Where did Dan Halutz put his money?
It's generally agreed that the Chief of Staff goofed, ethically speaking, when he sold his portfolio of shares in the middle of the day Israeli soldiers were kidnapped and war broke out. Top army officers are howling for his head, some pundits are arguing in his favor and one burning question has remained unanswered: Where did Dan Halutz put his money?
Yedioth Aharonoth reported that his NIS 120,000 portfolio, shed at noon on July 12, had contained mostly units in Psagot mutual funds, most of which invested in foreign, not Israeli, securities. The chief of staff had also owned shares in Teva.
Leumi investigating leak in Halutz affair
Bank Leumi is seething over the possible leak from the bank of Chief of Staff Dan Halutz's private affairs on the day the war with Lebanon broke out.
Reporter Yehuda Sharoni of Maariv broke the story, and the question is how the media got ahold of the details.
The bank's top brass has ordered an investigation into the staff, to determine if the leak originated at Leumi. The bank's internal auditor, Yosi Horovitz, is checking the telephone records of employees. So far he has not found any evidence that a bank employee was involved, but the investigation is not over yet.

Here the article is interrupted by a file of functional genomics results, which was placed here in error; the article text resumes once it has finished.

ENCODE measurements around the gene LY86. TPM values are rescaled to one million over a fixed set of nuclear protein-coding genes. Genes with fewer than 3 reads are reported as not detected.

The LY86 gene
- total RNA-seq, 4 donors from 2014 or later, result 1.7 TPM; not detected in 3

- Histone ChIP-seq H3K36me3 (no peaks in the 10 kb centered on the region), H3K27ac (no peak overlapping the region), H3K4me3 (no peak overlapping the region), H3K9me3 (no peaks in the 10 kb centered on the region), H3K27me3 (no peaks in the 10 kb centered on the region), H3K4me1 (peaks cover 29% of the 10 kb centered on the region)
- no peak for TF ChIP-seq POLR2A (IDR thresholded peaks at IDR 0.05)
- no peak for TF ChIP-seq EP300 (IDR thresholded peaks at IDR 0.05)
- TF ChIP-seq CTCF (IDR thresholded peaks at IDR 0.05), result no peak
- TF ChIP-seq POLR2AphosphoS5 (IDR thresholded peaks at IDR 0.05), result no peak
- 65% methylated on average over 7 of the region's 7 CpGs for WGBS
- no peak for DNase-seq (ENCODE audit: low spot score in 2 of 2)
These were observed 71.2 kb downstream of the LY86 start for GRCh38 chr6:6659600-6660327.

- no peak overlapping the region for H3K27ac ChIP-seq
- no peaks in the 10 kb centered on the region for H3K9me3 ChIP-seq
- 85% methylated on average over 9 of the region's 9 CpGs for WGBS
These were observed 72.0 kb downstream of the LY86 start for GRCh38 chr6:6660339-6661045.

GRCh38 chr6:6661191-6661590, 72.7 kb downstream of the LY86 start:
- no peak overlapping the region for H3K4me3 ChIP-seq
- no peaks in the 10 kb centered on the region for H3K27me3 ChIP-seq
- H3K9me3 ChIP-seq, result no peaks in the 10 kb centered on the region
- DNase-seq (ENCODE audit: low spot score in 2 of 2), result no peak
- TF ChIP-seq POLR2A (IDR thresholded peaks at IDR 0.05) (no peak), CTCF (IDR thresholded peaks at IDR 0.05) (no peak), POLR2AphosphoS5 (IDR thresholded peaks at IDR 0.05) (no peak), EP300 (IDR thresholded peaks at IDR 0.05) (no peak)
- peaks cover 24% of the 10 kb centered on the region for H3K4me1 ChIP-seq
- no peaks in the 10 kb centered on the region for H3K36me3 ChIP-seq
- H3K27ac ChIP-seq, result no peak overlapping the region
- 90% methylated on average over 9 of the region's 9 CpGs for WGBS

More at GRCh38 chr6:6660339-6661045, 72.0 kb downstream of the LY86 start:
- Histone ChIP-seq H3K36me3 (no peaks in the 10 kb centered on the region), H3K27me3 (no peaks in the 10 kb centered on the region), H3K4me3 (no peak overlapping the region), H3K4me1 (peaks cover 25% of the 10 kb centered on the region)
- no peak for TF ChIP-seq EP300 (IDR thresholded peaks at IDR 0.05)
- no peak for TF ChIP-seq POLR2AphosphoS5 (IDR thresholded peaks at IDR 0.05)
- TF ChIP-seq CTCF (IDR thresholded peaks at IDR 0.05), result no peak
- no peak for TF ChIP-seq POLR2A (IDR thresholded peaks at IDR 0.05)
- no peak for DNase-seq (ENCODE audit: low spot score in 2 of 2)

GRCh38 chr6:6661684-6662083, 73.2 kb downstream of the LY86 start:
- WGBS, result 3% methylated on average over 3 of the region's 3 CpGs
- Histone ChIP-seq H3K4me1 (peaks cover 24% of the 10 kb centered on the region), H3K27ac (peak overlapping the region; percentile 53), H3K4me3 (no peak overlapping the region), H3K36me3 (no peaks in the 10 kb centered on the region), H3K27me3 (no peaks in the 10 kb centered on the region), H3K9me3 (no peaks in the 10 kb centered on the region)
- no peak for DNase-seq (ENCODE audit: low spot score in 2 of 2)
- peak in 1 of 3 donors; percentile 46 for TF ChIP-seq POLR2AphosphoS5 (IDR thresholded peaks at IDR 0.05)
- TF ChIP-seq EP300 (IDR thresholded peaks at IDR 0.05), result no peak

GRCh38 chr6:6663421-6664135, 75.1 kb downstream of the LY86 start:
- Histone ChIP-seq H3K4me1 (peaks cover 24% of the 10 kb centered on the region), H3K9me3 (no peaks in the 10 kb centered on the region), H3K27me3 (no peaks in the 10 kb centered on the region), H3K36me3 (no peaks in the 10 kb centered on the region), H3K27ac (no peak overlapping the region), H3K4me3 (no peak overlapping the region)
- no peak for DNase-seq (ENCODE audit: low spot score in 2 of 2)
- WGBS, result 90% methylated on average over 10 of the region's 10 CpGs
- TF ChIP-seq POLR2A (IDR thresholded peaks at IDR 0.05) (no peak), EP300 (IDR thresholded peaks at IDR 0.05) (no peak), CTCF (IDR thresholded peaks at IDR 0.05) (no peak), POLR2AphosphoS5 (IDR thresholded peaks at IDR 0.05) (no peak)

Halutz has confirmed that he sold his portfolio three hours after the two Israeli soldiers were kidnapped on July 12, triggering the 33-day war with Hezbullah in Lebanon. He called the Bank Leumi branch at Dizengoff Center at noon and ordered the bank to sell his entire portfolio, Maariv revealed.
While top army officers and not a few members of the public are calling for his head, the chief of staff is adamant that he did no wrong.
The Israel Securities Authority clarifies that there is no law prohibiting the top soldier from running his own portfolio. Insider information under Israeli law is confined to traded companies, not to estimations about the general situation. But calls are mounting for Halutz to step down over the appearance of dereliction of duty.
Halutz told Maariv that the selloff had nothing to do with imminent war, which he said he knew nothing about: he had already lost NIS 25,000, he explained, and accused the paper of impropriety in linking his private affairs to the abduction of the soldiers. He also called the report malicious, biased, and motivated by vested interests.